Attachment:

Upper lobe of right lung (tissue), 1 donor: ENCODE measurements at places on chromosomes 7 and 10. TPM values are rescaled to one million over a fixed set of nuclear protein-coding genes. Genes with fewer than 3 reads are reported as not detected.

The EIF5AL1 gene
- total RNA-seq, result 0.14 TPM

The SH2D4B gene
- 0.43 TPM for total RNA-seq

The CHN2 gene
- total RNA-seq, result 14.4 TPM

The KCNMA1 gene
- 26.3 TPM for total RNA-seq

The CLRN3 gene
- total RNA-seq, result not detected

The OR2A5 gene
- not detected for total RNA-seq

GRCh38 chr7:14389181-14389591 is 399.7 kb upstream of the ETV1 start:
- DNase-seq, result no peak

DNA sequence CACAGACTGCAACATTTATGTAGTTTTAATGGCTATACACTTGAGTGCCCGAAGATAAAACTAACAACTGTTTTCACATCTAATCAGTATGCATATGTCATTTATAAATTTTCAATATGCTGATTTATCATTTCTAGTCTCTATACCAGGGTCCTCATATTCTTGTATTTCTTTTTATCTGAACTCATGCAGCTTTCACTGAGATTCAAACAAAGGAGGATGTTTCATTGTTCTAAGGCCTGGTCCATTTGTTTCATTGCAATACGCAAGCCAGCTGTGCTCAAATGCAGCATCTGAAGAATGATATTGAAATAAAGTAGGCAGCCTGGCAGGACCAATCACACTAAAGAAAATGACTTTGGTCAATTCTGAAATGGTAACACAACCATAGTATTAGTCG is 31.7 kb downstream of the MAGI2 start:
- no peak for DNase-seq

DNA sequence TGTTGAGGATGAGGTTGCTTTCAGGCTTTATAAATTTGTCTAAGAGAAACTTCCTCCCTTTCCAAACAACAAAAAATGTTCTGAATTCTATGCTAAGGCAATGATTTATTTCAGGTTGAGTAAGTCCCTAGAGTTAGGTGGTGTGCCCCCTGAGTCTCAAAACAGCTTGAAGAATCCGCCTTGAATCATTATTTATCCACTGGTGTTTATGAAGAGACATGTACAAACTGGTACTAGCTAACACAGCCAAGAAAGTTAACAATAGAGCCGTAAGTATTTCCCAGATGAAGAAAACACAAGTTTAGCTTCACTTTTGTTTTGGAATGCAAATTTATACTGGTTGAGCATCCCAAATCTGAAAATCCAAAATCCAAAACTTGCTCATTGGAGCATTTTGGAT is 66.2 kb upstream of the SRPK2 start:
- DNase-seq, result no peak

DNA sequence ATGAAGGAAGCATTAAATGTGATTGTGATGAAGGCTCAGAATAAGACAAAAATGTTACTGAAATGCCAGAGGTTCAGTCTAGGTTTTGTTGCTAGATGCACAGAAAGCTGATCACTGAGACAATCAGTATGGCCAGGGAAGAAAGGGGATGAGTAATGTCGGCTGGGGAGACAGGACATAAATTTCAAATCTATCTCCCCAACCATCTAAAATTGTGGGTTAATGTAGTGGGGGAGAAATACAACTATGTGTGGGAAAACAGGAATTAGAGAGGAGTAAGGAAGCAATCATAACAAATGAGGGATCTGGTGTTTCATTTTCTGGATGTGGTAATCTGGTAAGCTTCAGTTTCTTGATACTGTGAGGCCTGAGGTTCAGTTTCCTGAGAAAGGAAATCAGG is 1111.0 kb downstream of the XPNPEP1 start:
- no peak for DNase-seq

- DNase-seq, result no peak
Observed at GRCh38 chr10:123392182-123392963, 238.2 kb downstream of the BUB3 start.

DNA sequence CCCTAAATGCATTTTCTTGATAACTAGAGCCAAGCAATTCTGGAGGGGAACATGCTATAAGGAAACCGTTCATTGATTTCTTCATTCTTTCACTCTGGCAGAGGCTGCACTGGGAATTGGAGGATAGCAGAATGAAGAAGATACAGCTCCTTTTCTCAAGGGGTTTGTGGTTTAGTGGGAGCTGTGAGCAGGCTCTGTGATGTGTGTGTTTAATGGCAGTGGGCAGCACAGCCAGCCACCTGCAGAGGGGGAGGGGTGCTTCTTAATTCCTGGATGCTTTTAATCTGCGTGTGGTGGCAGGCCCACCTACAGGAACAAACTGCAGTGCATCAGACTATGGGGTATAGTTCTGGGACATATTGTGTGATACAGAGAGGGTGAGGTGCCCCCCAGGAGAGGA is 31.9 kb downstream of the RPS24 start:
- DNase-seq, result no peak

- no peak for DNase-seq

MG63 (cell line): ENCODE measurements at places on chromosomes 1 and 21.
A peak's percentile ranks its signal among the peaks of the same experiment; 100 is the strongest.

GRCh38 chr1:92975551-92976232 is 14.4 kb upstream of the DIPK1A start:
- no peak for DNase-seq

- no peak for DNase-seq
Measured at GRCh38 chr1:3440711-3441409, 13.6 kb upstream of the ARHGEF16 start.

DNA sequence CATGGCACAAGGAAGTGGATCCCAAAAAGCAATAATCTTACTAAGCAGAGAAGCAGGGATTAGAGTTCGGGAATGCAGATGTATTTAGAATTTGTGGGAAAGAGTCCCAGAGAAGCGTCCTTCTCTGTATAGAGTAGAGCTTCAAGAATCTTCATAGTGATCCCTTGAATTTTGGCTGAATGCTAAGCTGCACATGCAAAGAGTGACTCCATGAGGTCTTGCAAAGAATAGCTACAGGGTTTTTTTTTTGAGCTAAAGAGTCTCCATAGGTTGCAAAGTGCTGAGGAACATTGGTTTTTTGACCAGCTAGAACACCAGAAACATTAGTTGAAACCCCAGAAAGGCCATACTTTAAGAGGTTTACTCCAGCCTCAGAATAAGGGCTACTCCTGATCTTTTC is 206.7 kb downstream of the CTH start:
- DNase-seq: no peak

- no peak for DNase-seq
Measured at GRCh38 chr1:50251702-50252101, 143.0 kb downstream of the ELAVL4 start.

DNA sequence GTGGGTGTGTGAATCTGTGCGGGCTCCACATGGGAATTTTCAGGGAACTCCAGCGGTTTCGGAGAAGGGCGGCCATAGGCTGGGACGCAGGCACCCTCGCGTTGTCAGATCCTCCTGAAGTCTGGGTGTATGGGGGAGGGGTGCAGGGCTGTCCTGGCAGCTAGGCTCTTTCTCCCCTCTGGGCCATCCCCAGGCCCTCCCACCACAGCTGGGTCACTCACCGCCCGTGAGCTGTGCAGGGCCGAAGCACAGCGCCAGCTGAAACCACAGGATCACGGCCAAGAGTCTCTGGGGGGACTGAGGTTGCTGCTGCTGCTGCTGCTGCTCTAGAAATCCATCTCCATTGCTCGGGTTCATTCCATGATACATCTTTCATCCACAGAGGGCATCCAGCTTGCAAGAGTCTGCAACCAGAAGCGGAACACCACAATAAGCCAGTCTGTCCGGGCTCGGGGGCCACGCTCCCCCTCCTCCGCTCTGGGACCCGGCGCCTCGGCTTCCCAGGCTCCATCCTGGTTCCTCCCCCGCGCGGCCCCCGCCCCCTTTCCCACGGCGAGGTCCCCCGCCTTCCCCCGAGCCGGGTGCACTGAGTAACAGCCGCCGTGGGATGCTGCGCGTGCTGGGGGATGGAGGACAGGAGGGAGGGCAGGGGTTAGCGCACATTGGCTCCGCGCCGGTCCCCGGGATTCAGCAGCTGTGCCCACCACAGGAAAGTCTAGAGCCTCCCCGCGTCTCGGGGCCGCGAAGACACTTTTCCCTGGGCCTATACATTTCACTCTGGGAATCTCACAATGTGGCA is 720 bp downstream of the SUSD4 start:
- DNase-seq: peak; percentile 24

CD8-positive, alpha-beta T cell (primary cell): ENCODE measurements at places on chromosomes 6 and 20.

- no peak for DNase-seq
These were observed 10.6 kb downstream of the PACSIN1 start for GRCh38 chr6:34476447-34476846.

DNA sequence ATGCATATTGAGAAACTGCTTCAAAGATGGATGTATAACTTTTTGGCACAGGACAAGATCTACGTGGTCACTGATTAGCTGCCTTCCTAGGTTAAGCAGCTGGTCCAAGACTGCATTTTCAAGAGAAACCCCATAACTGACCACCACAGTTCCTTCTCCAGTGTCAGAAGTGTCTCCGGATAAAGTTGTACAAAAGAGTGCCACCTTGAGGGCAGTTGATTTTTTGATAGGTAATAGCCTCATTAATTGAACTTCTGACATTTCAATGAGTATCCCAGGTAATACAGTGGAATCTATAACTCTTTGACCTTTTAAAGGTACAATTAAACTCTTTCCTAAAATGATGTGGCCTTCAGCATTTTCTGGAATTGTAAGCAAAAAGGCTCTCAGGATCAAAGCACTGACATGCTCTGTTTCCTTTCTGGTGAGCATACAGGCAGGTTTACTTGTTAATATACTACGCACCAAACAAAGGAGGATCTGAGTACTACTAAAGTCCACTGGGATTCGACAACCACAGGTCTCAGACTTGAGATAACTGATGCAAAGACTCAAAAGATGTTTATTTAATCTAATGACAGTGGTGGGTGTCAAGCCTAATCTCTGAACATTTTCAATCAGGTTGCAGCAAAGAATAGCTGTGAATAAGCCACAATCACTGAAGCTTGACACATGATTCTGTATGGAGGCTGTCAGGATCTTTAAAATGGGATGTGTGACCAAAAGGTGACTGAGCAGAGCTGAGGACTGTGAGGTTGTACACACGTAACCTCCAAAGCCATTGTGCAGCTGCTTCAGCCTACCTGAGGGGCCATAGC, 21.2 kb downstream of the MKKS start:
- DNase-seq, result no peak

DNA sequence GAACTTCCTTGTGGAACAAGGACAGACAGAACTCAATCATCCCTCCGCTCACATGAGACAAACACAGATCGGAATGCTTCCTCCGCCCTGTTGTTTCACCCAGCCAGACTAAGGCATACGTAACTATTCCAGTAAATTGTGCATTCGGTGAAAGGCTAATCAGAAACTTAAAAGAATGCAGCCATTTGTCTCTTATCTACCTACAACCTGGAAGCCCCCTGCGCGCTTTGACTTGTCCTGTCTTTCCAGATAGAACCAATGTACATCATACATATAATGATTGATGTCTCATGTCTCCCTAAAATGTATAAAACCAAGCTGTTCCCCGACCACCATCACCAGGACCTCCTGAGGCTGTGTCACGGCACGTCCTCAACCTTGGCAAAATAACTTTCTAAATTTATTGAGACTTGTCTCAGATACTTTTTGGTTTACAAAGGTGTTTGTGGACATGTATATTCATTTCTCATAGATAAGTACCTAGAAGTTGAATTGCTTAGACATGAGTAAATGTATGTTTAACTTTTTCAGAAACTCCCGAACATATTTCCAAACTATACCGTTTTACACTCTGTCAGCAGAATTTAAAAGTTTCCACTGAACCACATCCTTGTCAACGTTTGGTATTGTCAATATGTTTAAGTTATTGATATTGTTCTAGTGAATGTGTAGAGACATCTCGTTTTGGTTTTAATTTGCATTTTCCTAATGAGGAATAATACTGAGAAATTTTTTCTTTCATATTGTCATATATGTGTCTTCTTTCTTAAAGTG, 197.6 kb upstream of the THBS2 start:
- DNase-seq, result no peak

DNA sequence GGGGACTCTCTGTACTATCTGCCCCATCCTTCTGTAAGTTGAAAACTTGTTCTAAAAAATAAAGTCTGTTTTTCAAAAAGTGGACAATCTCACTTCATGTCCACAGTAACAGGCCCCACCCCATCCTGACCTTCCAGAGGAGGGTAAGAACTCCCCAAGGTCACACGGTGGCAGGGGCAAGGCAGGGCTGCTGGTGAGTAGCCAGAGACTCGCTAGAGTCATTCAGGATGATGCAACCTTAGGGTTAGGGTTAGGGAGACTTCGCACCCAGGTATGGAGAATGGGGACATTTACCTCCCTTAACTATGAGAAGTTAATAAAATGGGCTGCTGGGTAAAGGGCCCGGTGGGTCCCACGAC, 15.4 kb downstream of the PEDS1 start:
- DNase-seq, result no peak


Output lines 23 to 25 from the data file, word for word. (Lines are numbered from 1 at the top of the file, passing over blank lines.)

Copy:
Observed at GRCh38 chr10:123392182-123392963, 238.2 kb downstream of the BUB3 start.

DNA sequence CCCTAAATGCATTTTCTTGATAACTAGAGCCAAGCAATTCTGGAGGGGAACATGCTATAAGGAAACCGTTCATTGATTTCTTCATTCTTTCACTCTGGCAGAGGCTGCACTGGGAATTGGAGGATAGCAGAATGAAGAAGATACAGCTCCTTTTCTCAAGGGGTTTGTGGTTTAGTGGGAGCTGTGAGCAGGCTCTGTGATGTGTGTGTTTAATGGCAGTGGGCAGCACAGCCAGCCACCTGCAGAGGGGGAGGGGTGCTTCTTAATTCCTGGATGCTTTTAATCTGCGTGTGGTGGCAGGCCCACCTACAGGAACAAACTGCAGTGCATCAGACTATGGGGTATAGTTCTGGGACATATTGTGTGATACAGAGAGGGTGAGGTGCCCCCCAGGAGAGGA is 31.9 kb downstream of the RPS24 start:
- DNase-seq, result no peak